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A field technique for estimating aquifer parameters using flow log data

Ground Water

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Abstract

A numerical model is used to predict flow along intervals between producing zones in open boreholes for comparison with measurements of borehole flow. The model gives flow under quasi-steady conditions as a function of the transmissivity and hydraulic head in an arbitrary number of zones communicating with each other along open boreholes. The theory shows that the amount of inflow to or outflow from the borehole under any one flow condition may not indicate relative zone transmissivity. A unique inversion for both hydraulic-head and transmissivity values is possible if flow is measured under two different conditions such as ambient and quasi-steady pumping, and if the difference in open-borehole water level between the two flow conditions is measured. The technique is shown to give useful estimates of water levels and transmissivities of two or more water-producing zones intersecting a single interval of open borehole under typical field conditions. Although the modeling technique involves some approximation, the principle limit on the accuracy of the method under field conditions is the measurement error in the flow log data. Flow measurements and pumping conditions are usually adjusted so that transmissivity estimates are most accurate for the most transmissive zones, and relative measurement error is proportionately larger for less transmissive zones. The most effective general application of the borehole-flow model results when the data are fit to models that systematically include more production zones of progressively smaller transmissivity values until model results show that all accuracy in the data set is exhausted.A numerical model is used to predict flow along intervals between producing zones in open boreholes for comparison with measurements of borehole flow. The model gives flow under quasi-steady conditions as a function of the transmissivity and hydraulic head in an arbitrary number of zones communicating with each other along open boreholes. The theory shows that the amount of inflow to or outflow from the borehole under any one flow condition may not indicate relative zone transmissivity. A unique inversion for both hydraulic-head and transmissivity values is possible if flow is measured under two different conditions such as ambient and quasi-steady pumping, and if the difference in open-borehole water level between the two flow conditions is measured. The technique is shown to give useful estimates of water levels and transmissivities of two or more water-producing zones intersecting a single interval of open borehole under typical field conditions. Although the modeling technique involves some approximation, the principle limit on the accuracy of the method under field conditions is the measurement error in the flow log data. Flow measurements and pumping conditions are usually adjusted so that transmissivity estimates are most accurate for the most transmissive zones, and relative measurement error is proportionately larger for less transmissive zones. The most effective general application of the borehole-flow model results when the data are fit to models that symmetrically include more production zones of progressively smaller transmissivity values until model results show that all accuracy in the data set is exhausted.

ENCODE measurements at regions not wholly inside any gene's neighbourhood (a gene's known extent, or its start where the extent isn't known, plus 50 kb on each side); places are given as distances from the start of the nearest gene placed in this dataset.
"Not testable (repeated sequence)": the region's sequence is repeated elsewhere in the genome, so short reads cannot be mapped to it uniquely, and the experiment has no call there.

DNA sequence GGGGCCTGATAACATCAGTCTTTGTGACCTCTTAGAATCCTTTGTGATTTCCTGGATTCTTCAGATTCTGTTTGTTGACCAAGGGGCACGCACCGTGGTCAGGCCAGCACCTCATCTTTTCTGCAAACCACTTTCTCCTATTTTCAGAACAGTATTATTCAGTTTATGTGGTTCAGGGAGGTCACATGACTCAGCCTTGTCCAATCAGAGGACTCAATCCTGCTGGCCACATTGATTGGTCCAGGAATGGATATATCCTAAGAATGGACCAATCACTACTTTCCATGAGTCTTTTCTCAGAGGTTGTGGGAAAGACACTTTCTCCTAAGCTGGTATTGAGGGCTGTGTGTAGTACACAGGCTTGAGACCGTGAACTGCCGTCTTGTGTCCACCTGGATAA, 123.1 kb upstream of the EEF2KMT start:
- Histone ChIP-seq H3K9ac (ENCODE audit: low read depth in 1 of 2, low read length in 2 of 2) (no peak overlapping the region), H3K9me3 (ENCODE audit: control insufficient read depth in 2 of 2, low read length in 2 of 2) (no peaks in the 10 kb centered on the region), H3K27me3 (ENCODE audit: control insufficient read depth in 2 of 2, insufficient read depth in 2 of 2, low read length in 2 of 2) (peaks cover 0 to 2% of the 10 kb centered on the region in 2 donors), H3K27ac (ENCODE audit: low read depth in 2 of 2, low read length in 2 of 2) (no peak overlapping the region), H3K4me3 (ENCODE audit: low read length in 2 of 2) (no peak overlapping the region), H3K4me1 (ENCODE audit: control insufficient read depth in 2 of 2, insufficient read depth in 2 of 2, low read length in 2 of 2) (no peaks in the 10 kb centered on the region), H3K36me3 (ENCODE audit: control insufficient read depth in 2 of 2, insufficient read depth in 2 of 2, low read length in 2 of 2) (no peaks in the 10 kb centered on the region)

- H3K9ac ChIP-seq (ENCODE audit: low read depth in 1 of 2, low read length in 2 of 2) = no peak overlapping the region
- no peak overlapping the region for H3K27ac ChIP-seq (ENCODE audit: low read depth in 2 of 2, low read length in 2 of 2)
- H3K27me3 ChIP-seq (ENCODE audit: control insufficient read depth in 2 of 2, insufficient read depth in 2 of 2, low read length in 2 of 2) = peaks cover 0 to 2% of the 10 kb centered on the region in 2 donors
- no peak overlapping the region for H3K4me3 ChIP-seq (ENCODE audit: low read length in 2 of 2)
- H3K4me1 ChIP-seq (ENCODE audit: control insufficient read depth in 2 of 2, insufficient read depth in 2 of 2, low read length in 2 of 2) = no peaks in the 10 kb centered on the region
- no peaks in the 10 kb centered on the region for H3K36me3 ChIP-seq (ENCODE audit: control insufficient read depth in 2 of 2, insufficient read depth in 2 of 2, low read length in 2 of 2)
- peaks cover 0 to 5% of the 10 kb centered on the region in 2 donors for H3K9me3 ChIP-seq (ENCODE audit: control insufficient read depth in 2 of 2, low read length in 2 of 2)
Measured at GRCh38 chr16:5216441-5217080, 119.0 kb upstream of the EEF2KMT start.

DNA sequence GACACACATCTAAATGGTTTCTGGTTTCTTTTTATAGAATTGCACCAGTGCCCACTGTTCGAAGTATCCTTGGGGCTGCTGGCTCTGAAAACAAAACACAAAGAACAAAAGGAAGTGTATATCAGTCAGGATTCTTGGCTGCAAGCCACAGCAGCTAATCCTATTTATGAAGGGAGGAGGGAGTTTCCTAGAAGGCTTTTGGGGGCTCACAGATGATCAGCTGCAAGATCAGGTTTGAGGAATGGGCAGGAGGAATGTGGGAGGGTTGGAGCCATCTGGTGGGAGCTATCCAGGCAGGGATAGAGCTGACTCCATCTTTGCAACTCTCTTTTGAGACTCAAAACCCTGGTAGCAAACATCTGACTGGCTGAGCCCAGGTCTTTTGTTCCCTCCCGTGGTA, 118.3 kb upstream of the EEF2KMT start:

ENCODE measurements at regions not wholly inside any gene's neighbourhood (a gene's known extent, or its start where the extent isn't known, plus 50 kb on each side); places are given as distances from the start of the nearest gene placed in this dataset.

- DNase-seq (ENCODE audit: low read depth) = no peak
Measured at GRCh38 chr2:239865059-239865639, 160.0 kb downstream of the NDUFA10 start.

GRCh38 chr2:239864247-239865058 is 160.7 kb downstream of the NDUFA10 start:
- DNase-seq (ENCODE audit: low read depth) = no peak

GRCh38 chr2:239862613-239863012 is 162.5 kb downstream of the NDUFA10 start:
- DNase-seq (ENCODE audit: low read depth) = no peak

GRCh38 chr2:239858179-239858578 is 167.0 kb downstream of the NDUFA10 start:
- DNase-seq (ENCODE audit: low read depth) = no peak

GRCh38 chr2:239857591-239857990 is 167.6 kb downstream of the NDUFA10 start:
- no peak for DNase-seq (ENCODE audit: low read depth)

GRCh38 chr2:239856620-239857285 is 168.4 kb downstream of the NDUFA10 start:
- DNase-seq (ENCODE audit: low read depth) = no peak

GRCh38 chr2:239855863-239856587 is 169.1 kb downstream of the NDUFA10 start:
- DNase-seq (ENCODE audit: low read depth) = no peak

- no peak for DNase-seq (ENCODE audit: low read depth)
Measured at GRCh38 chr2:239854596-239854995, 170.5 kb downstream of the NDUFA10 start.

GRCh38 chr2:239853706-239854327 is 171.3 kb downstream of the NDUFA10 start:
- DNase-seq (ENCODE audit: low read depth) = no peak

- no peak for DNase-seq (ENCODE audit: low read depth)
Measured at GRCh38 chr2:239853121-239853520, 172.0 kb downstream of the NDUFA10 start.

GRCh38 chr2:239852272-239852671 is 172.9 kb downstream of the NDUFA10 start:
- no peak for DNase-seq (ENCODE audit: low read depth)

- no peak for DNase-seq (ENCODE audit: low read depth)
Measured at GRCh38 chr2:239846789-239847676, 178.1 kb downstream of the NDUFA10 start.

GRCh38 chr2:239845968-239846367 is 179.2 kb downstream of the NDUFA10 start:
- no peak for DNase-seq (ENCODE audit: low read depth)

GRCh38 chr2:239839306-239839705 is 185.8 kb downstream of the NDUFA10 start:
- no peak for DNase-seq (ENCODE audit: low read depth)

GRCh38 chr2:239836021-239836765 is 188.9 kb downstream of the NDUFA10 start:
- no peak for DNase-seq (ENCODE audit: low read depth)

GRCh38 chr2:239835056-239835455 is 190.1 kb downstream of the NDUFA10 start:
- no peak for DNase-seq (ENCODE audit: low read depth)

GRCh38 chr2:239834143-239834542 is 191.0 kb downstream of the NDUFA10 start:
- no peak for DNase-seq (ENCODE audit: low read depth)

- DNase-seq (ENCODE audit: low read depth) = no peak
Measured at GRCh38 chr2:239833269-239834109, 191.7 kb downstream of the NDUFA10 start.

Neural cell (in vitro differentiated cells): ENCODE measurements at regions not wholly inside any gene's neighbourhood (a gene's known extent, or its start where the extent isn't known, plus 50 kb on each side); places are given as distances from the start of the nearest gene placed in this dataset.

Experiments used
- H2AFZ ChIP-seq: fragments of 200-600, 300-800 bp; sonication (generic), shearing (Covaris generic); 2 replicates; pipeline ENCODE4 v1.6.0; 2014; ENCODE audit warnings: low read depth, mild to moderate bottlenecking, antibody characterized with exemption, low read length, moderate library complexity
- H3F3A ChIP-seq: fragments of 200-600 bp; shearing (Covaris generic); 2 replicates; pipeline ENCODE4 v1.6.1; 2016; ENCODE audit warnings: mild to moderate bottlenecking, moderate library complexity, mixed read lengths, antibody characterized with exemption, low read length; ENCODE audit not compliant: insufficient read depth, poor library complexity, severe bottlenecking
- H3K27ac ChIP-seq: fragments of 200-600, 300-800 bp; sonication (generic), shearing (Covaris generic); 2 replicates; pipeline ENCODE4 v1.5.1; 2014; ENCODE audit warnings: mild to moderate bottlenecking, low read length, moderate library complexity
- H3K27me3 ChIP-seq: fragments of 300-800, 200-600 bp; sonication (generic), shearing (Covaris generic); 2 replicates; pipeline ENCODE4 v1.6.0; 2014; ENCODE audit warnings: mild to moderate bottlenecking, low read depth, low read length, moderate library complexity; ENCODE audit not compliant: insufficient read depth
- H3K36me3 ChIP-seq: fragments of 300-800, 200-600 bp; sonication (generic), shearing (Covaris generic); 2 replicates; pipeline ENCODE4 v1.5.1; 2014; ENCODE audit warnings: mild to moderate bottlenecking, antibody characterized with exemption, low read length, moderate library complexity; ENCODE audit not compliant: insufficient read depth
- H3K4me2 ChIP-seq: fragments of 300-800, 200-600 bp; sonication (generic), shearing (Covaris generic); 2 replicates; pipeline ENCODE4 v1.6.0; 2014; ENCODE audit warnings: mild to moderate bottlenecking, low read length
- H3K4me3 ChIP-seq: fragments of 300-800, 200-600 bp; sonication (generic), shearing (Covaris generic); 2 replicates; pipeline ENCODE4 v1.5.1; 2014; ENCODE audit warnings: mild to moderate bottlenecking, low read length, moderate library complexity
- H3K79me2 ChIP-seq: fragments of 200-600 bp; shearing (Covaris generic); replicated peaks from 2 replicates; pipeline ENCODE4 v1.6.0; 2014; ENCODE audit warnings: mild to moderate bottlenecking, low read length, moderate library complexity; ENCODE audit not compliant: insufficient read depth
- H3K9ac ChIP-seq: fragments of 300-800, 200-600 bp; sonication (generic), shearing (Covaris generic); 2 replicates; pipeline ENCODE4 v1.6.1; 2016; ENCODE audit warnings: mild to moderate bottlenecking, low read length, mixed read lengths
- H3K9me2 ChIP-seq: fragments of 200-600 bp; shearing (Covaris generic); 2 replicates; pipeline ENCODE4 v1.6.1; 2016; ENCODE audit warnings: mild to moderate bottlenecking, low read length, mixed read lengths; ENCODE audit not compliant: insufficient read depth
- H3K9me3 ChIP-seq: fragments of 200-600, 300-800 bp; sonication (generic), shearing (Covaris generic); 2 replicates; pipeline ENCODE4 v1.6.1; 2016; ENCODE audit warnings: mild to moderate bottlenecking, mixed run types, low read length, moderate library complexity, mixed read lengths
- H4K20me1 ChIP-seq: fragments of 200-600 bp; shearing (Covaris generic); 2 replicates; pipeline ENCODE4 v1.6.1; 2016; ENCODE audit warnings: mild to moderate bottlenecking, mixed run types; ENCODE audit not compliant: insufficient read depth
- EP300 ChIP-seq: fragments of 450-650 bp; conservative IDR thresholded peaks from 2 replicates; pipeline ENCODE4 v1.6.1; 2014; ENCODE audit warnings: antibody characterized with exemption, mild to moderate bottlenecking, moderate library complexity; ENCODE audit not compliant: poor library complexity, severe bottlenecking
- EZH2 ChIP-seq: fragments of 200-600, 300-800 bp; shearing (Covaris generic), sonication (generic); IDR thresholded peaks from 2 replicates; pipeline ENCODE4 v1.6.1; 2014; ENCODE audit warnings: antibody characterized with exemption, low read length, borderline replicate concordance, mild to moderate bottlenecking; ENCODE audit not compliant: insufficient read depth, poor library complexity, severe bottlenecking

Additional Publication Details

Publication type:
Article
Publication Subtype:
Journal Article
Title:
A field technique for estimating aquifer parameters using flow log data
Series title:
Ground Water
Volume
38
Issue:
4
Year Published:
2000
Language:
English
Publisher:
Natl Ground Water Assoc
Publisher location:
Westerville, OH, United States
Larger Work Type:
Article
Larger Work Subtype:
Journal Article
Larger Work Title:
Ground Water
First page:
510
Last page:
521